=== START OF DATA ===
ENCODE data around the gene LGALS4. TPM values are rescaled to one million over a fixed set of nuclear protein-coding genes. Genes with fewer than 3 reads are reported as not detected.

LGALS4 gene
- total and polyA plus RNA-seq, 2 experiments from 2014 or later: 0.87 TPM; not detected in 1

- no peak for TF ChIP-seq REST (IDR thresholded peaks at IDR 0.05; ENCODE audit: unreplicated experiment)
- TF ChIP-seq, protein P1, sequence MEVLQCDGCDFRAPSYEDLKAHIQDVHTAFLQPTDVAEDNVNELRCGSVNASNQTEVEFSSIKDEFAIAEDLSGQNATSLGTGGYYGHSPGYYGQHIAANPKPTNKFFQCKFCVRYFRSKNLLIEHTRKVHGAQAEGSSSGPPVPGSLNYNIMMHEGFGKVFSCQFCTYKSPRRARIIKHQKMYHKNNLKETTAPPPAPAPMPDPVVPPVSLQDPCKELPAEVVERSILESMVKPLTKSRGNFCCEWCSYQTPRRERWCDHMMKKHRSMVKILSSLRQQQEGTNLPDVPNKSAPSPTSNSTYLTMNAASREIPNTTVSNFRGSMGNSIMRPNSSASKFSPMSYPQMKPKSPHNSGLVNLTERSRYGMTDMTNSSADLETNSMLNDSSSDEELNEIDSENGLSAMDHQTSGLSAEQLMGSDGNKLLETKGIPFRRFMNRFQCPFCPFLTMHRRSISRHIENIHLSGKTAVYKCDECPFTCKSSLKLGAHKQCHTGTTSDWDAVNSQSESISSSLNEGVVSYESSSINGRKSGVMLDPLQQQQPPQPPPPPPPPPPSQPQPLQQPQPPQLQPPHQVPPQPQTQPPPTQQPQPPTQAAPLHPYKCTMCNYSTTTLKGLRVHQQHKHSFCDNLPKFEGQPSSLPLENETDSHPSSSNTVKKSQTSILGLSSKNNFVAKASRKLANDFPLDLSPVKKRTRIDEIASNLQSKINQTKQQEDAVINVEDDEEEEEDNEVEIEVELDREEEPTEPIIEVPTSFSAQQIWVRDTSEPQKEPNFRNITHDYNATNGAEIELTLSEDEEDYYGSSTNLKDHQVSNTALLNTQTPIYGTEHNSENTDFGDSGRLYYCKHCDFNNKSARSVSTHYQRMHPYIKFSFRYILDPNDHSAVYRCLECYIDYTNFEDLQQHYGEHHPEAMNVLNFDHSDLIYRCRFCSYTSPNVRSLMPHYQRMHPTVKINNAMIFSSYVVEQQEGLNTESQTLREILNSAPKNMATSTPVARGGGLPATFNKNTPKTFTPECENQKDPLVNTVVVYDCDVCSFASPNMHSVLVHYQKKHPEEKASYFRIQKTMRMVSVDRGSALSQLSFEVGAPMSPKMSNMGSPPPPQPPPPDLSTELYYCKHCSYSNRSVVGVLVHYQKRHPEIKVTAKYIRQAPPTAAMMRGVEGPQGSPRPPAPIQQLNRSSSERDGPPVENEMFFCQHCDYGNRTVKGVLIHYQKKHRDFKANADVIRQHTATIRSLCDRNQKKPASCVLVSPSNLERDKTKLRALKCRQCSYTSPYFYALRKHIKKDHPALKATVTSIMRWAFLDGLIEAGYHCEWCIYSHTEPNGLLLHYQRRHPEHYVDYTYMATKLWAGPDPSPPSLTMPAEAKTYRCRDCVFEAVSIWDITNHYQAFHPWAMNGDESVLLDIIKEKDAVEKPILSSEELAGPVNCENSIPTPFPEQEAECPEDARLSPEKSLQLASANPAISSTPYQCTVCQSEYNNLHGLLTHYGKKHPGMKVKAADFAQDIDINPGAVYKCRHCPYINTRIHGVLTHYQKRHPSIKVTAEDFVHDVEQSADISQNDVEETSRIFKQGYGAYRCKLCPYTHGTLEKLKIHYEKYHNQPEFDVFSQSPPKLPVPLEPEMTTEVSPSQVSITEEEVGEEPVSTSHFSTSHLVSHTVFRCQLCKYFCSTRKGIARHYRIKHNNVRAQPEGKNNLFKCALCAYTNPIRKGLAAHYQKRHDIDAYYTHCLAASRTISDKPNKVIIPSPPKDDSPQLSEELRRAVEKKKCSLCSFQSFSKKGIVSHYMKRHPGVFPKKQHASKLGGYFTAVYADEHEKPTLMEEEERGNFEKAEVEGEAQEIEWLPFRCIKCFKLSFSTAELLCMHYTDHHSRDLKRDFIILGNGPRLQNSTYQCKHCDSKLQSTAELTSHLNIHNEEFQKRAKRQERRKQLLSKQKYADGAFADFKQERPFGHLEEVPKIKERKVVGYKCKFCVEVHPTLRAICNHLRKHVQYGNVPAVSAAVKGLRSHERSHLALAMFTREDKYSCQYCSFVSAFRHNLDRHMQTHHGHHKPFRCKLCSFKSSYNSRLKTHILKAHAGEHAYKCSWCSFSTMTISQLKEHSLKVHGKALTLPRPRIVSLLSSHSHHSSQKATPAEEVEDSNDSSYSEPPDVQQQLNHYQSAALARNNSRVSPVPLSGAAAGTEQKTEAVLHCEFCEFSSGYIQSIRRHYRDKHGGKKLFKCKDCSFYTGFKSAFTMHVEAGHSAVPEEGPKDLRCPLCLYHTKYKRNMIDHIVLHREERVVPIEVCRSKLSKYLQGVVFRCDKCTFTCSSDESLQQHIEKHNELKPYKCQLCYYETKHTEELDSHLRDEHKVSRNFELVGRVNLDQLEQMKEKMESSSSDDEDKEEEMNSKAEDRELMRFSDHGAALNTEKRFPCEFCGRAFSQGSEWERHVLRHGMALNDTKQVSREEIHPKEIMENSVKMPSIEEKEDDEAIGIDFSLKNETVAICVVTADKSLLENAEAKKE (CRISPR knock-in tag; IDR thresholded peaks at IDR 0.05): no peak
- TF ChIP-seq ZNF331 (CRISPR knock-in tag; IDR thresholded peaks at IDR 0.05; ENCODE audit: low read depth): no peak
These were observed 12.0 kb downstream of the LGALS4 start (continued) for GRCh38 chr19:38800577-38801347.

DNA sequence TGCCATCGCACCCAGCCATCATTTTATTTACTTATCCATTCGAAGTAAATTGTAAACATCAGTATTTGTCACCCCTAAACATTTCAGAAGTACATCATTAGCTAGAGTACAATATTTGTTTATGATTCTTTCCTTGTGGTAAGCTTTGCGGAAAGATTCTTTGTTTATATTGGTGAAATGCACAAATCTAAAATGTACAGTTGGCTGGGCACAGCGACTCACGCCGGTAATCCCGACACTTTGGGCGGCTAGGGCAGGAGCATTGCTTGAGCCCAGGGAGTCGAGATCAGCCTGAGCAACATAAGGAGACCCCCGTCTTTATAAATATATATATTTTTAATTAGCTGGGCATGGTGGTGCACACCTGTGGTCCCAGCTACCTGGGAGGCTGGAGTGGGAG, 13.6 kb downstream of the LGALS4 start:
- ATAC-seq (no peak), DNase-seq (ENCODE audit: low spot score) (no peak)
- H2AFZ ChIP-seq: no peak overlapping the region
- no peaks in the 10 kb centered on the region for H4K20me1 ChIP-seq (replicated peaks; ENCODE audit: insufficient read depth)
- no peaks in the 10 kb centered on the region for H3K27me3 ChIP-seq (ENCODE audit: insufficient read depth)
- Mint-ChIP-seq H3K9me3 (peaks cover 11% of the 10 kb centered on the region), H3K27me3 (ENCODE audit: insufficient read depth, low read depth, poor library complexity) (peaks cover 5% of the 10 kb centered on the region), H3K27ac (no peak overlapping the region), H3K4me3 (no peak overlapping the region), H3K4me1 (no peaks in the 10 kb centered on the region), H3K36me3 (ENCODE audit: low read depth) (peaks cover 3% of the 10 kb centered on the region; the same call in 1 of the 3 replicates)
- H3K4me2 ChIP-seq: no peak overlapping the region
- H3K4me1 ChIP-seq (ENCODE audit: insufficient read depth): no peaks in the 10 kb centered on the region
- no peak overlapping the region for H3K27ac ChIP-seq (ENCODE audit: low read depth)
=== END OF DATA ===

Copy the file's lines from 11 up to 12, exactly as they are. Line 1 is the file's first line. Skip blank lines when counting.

- no peaks in the 10 kb centered on the region for H4K20me1 ChIP-seq (replicated peaks; ENCODE audit: insufficient read depth)
- no peaks in the 10 kb centered on the region for H3K27me3 ChIP-seq (ENCODE audit: insufficient read depth)